Harvard Catalyst Profiles

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Brett Dee Nelson, M.D.

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Biography
2019
Distinguished Alumni Award
2023
Distinghuished Alumni Award

Overview
I am a pediatrician and public health professional (Associate Professor, Harvard Medical School; Assistant Pediatrician, Massachusetts General Hospital) whose interests are advocacy and health care provision for vulnerable populations, particularly children and individuals affected by conflict and crisis. My work in these disciplines has included clinical care, program development, advocacy, education, and needs-based research in many resource-limited settings.

My training includes MD and MPH degrees from Johns Hopkins, with MPH concentrations in humanitarian assistance and human rights, and an advanced diploma in tropical medicine from the London School of Hygiene and Tropical Medicine. I completed my pediatric training in the Boston Combined Residency Program in Pediatrics (Harvard Medical School / Boston University School of Medicine). Following residency training, I helped develop the nation’s first Pediatric Global Health Fellowship at Massachusetts General Hospital. In my capacity as the first fellow, I served as the Senior Pediatrician for the Liberian Ministry of Health and as the Interim Chair of Pediatrics and Newborn Medicine at Liberia’s sole teaching hospital. Working with my local Liberian colleagues, I led efforts in establishing pediatric and newborn care and training in a post-conflict country without pediatricians.

Since the early 1990s, I have also been involved in significant academic research and consultancy in over a dozen disrupted areas (e.g. central, eastern, and western Africa, the Balkans, Middle East, Haiti, etc.) while working for organizations such as the CDC, Harvard Humanitarian Initiative, Massachusetts General Hospital, International Rescue Committee, International Red Cross and Red Crescent, and Médecins Sans Frontières. This work has included pediatric clinical care, post-conflict health services development, HIV/AIDS surveillance in conflict-affected regions, as well as the establishment of clinical training programs stateside and in developing countries. I also led the development of innovative methodologies for the assessment of health services in resource-limited settings. This novel participatory approach integrates qualitative and quantitative methods and has now been successfully applied to many diverse settings. My academic accomplishments have been kindly recognized in several international conference presentations and in over a dozen peer-reviewed publications, including three first-authored articles in the leading journal, Pediatrics. I co-direct a popular global health and tropical medicine course at Harvard Medical School, “Clinical Topics in Global Health” (ME715.J). I am the editor of the textbook, 'Essential Clinical Global Health' (http://bit.ly/ECGHbn).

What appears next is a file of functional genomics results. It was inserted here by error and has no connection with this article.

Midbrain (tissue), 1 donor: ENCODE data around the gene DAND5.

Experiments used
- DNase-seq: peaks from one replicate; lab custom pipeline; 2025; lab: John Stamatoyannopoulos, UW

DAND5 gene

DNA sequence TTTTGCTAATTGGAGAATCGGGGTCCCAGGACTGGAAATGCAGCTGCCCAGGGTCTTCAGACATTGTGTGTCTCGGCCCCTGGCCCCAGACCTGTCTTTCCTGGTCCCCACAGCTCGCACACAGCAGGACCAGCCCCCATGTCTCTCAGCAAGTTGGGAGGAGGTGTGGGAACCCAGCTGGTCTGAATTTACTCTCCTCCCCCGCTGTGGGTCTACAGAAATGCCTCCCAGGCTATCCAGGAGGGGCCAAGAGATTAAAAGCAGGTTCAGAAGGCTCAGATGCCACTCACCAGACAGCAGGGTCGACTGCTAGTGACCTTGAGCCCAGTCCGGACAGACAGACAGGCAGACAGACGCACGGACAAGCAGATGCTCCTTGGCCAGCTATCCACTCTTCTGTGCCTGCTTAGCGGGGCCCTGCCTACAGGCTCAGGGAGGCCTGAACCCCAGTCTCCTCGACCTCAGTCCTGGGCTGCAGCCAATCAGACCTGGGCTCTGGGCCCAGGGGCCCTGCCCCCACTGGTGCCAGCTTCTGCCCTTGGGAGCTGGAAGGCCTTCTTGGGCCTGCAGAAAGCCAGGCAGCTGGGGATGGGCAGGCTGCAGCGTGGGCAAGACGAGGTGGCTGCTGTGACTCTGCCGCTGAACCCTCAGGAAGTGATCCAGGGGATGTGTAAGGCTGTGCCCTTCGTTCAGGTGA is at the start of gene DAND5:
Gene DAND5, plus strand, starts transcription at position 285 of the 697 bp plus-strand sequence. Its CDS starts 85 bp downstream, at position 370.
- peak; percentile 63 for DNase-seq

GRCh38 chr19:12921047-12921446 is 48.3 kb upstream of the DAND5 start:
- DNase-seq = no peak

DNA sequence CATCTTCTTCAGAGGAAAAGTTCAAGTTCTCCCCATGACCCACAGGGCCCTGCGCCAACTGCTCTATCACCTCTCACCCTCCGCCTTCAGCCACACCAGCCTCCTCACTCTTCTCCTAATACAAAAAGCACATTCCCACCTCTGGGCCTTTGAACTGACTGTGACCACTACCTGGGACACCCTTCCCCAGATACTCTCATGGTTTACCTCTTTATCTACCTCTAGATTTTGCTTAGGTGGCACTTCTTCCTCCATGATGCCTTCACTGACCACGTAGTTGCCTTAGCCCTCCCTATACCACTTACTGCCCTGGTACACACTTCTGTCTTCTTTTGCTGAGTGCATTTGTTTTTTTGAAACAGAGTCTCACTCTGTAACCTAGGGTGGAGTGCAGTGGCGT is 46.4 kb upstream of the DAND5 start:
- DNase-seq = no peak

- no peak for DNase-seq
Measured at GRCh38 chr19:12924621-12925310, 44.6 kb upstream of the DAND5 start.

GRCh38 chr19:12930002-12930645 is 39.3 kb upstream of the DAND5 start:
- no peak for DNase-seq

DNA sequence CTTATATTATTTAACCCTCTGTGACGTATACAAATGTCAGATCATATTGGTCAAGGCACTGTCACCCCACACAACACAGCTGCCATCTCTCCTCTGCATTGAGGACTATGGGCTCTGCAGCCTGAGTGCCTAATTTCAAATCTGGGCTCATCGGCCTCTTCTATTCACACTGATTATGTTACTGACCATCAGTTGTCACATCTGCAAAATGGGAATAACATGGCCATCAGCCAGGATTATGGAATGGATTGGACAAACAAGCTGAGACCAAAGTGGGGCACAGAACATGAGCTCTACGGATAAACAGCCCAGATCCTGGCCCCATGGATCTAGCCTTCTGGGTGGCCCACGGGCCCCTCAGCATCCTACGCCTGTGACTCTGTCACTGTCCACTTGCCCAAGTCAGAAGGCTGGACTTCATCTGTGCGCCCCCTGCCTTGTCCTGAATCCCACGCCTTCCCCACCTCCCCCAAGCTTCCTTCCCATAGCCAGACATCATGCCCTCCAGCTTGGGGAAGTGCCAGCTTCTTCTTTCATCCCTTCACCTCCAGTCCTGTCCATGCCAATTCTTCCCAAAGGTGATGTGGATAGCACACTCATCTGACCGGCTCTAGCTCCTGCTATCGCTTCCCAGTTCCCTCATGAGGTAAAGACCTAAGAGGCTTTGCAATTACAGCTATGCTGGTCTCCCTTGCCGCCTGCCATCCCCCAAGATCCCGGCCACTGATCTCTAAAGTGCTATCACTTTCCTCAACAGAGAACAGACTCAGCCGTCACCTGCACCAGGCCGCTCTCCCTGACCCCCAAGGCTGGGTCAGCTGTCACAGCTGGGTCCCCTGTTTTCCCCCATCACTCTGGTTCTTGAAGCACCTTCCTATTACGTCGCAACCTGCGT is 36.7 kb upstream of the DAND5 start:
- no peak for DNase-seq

I am deeply grateful for the opportunity to work in pediatrics and global health. Given children’s inherent vulnerability, I strongly feel it’s imperative to give them greater voice and to work towards eliminating or mitigating the tragic impact of global conflict and crisis upon child health.

Mentoring
Available: 11/23/23, Expires: 12/31/26

We maintain an online database of global health fellowships (globalhealthfellowships.org), which seeks to provide clinical trainees with a free comprehensive list of these training opportunities. Global health fellowships have been growing significantly in number the last couple of decades, with fellowships now in nearly every medical specialty, including emergency medicine, internal medicine, pediatrics, family medicine, women's health, psychiatry, etc. We would be delighted to work with a student in updating this database -- perhaps a student interested in global health and/or medical education. This would entail 1) assessing whether the programs listed in our database are still current and 2) trying to identify other programs that are not yet listed in the database. This would not be the most rigorous or demanding project but would be a flexible opportunity to work closely with global health faculty and to learn more about global health education while based in Boston. If we can be helpful, we're also happy to mentor students on any of their other global health-related projects.

Perceptions of Tanzanian Health Care Workers Towards the Use of Mobile Phone Clinical Protocols
International, 06/14/12 - 08/04/12

Bibliographic
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Funded by the NIH National Center for Advancing Translational Sciences through its Clinical and Translational Science Awards Program, grant number UL1TR002541.